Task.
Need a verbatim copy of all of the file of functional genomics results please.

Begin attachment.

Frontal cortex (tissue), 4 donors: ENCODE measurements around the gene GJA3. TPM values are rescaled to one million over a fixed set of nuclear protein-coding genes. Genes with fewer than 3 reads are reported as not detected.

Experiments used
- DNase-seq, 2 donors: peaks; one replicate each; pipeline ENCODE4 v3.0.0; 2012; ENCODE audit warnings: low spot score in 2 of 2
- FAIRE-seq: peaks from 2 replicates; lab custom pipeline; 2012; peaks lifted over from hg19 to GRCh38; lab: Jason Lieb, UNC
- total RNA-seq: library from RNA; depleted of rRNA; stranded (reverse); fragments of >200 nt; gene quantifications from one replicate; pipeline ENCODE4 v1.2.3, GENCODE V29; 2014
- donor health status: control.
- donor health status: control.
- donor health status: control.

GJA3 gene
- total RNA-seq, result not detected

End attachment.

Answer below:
Frontal cortex (tissue), 4 donors: ENCODE measurements around the gene GJA3. TPM values are rescaled to one million over a fixed set of nuclear protein-coding genes. Genes with fewer than 3 reads are reported as not detected.

Experiments used
- DNase-seq, 2 donors: peaks; one replicate each; pipeline ENCODE4 v3.0.0; 2012; ENCODE audit warnings: low spot score in 2 of 2
- FAIRE-seq: peaks from 2 replicates; lab custom pipeline; 2012; peaks lifted over from hg19 to GRCh38; lab: Jason Lieb, UNC
- total RNA-seq: library from RNA; depleted of rRNA; stranded (reverse); fragments of >200 nt; gene quantifications from one replicate; pipeline ENCODE4 v1.2.3, GENCODE V29; 2014
- donor health status: control.
- donor health status: control.
- donor health status: control.

GJA3 gene
- total RNA-seq, result not detected